Durham Central Market is launching our Community Investment Campaign! $1.5 million dollars in loans and equity shares are necessary for us to build Durham Central Market. Just as Weaver Street counted on its owners to support its ventures, we're counting on you!
We on the Investment Campaign Committee are sure there are at least 300 of our 900 owners who are able and willing to make an investment to help us reach the goal. That would mean an average investment of $5,000. To ensure our campaign is accessible to all, we've left the minimum investment at $1,000, and for those who can offer more than $50,000, please talk with us directly.
This week each owner will receive a pledge card in the mail, along with details on investment choices. Shortly, a DCM volunteer will call you to guide you through the investment process, answer any questions you may have, and take your pledge directly. Following your pledge, we will arrange a time to meet in person- either at home, or in our office- and help you with the investment paperwork.
As owners, it is very important for all of us who can to be involved in the investment campaign. And what better way to invest than to invest locally in a neighborhood grocery store.
If you are not yet an owner, please become one by purchasing your share at www.durhamcentralmarket.org.
$1.5 million dollars is a portion of the $4.15 million total capital needed. Only by raising these funds can we actualize the dream.
Investment Campaign Committee
Durham Central Market
Durham Central Market Love Your Market Pep Rally!!!
Sunday, February 13, 2011 6:00-8:00 PM
The Trotter Building | 410 West Geer Street, Durham, NC
The time has come to take the next BIG step for DCM: the owner investment campaign! Come and gather with other owners and investors to enjoy an evening of foods, fun and information.
Emcee: WUNC's Frank Stasio, host of The State of Things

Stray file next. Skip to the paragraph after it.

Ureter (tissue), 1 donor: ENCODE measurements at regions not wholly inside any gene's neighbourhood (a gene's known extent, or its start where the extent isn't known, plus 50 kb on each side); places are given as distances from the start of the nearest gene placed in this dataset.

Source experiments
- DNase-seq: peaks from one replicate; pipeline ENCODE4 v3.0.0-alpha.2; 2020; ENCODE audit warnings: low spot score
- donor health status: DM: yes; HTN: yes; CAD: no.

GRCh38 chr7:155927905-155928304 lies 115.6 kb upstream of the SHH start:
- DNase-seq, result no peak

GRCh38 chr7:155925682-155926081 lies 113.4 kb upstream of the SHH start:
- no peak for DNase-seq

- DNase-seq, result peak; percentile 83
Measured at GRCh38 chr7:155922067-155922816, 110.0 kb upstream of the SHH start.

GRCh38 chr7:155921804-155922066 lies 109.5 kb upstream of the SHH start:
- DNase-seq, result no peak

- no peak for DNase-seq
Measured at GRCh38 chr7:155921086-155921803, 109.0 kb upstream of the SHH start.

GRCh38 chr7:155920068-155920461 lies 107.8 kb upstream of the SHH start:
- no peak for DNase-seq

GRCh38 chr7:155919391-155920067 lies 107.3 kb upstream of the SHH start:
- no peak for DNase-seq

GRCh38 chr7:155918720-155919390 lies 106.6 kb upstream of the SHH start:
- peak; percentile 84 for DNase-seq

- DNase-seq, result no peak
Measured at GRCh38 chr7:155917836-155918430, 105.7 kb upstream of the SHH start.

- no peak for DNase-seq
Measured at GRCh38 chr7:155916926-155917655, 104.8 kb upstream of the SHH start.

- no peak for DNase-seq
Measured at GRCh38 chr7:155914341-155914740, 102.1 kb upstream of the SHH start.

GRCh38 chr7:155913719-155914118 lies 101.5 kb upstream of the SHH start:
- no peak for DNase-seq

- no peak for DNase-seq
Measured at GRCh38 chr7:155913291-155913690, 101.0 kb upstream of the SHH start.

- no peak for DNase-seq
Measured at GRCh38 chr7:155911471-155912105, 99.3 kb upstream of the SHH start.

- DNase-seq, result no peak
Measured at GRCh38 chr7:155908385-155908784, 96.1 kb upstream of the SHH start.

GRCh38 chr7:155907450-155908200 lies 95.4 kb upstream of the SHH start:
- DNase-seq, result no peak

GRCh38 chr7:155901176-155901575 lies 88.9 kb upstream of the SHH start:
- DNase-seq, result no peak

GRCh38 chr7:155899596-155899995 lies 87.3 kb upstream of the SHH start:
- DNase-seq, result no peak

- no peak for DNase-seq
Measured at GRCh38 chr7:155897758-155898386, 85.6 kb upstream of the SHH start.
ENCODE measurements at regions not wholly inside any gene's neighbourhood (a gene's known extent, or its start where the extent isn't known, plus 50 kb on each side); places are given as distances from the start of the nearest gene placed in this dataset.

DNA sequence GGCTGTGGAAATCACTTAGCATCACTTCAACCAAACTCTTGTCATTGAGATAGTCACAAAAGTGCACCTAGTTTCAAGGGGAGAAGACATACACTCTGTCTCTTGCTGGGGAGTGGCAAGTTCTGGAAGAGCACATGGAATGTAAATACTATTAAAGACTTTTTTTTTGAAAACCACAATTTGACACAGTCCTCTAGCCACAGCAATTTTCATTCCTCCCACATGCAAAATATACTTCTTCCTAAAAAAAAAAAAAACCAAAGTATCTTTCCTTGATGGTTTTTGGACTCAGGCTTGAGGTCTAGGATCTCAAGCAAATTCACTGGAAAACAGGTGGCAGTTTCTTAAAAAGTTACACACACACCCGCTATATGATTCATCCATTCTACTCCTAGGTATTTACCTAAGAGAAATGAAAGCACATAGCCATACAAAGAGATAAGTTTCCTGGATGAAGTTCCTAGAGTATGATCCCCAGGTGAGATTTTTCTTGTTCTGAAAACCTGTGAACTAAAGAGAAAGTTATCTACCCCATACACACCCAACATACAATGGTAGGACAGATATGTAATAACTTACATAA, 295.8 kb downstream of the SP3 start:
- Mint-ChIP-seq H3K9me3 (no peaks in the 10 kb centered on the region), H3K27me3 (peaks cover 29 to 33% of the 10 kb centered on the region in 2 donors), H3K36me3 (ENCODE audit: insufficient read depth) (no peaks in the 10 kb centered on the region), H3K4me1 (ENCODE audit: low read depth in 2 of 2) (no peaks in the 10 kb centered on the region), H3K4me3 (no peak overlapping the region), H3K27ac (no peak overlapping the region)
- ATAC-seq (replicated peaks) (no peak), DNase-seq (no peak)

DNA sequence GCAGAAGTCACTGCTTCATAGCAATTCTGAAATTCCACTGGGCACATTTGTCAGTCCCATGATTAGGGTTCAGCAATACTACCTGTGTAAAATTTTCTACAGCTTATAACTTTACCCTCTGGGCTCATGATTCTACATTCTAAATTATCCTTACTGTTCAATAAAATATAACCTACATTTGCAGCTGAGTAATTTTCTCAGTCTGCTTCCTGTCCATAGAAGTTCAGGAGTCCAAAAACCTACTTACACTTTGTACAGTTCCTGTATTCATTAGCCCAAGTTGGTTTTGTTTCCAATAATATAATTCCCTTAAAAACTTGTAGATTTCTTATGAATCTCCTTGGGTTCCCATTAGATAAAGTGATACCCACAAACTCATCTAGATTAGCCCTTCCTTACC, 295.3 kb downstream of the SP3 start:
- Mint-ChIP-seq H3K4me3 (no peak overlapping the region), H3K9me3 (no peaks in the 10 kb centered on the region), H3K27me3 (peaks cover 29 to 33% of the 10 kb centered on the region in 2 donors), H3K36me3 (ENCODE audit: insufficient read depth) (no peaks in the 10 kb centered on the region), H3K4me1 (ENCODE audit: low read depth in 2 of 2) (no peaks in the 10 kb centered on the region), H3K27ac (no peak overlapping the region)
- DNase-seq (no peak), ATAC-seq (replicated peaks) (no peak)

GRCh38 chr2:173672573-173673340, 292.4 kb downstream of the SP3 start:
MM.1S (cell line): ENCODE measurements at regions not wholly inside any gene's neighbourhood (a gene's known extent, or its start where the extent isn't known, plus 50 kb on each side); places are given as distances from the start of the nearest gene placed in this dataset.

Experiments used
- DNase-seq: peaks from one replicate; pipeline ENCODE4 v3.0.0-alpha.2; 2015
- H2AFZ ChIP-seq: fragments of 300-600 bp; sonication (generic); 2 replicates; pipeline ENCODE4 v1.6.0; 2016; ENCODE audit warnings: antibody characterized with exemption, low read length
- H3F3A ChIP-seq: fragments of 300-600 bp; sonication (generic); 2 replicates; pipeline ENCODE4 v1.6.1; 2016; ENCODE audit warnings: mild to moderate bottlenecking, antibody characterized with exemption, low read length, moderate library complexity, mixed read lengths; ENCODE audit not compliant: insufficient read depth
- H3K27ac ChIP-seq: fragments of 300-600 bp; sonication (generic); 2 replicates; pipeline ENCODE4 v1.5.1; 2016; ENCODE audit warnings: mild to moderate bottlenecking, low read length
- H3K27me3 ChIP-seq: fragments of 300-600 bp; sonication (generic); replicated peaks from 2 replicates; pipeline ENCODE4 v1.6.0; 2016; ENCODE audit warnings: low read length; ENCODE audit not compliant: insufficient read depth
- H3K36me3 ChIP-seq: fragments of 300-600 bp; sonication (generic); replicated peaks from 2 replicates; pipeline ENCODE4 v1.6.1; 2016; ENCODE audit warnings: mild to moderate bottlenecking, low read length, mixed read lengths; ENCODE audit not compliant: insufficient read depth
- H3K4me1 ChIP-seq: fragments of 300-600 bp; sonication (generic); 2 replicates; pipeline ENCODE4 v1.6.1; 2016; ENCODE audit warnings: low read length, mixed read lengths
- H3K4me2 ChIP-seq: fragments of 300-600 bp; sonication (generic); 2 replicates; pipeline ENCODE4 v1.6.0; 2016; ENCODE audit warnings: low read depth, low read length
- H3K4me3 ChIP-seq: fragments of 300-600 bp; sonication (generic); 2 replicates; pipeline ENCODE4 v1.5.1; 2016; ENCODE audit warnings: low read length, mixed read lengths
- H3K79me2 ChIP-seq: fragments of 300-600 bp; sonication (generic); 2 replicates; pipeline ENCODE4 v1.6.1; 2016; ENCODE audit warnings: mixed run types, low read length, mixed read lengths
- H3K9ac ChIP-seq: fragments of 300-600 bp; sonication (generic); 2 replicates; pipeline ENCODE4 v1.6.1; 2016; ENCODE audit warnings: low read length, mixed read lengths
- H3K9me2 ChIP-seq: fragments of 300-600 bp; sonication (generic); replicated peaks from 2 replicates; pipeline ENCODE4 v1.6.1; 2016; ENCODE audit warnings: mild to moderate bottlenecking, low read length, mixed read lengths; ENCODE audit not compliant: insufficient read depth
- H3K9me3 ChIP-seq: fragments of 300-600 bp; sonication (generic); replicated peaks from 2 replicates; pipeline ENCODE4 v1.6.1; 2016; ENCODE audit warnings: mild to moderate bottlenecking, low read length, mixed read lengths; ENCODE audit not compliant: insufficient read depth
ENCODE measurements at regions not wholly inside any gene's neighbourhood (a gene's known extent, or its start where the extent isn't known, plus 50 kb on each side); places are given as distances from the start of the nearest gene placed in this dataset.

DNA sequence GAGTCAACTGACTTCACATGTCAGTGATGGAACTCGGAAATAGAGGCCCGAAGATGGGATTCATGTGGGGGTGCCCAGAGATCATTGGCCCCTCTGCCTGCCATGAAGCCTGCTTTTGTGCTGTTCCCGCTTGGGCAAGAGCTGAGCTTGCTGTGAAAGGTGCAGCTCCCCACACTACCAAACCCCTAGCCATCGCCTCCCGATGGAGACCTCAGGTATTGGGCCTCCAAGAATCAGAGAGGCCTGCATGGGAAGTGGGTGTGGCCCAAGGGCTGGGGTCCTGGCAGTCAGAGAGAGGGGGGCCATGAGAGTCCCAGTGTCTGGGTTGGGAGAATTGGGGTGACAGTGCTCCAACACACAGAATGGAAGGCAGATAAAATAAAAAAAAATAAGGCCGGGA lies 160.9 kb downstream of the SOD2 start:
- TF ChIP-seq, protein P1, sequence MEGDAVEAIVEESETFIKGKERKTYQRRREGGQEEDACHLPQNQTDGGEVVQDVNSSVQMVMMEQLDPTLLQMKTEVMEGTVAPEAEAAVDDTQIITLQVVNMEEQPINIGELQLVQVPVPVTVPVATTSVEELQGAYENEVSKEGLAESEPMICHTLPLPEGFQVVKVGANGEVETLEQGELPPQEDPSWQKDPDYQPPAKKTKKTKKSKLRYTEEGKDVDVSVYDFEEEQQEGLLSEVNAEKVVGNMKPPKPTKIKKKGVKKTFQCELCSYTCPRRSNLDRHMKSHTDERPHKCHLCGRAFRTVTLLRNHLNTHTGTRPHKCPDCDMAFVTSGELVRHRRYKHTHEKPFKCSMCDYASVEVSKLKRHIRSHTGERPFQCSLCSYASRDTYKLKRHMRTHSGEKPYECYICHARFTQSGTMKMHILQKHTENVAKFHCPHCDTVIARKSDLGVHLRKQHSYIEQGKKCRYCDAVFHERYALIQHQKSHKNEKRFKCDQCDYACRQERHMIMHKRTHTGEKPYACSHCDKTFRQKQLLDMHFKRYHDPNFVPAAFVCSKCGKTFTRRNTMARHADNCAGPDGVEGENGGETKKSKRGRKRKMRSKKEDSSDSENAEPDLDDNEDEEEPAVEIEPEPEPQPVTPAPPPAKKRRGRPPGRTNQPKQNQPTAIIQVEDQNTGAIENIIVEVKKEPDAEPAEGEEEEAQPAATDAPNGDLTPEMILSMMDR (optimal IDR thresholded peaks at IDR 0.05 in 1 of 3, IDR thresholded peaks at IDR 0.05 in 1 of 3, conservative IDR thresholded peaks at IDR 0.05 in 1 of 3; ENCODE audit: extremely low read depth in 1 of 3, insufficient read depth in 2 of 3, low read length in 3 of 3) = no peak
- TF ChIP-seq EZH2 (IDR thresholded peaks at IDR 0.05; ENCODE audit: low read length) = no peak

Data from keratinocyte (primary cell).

Guest Speaker: Stuart Reid, Food Co-op Initiative Executive Director
Guest Speaker: Robin Arcus, DCM Board Member
Durham Cinematheque with fun foody film clips
Local Chefs and Restaurateurs:
Four Square, Rue Cler, Piedmont, Mez, Toast, Watts Grocery, Fullsteam, Wine Authority, The Portable Gourmet Baking Company,
Six Plates, Farm Hand Foods, Revolution, and more...
with a wonderful array of their delectable edibles to sample
DCM Board of Directors, Project Manager and Volunteers
ready to answer your questions about the investment campaign and the market's next stages
Modern Day Cooperatives
A Powerful Support System for Helping Sustain Local Economies and Community Needs
By Claudia Green
In an attempt to get a clearer definition of modern day food cooperatives I set out to glean from Stuart Reid's words what this means not only for our community but for our country in this time of economic struggle. Stuart Reid works with the Food Co-op Initiative, a national operation that supports Food Co-ops and their needs from helping them to get started to helping them stay afloat through finding resources and other means. Corporations in the food industry have competed against the food co-ops in this country for many years. There is a new set of needs, however, that communities are insisting on that co-ops can answer at a rate of a dozen or more new ones annually on a national scale not only in small towns, where there are no grocery stores, but also within larger cities to help build local economies and to support local farmers, artisans and entrepreneurs.
(please allow for my paraphrasing below..)
Me: Please define modern day food cooperatives.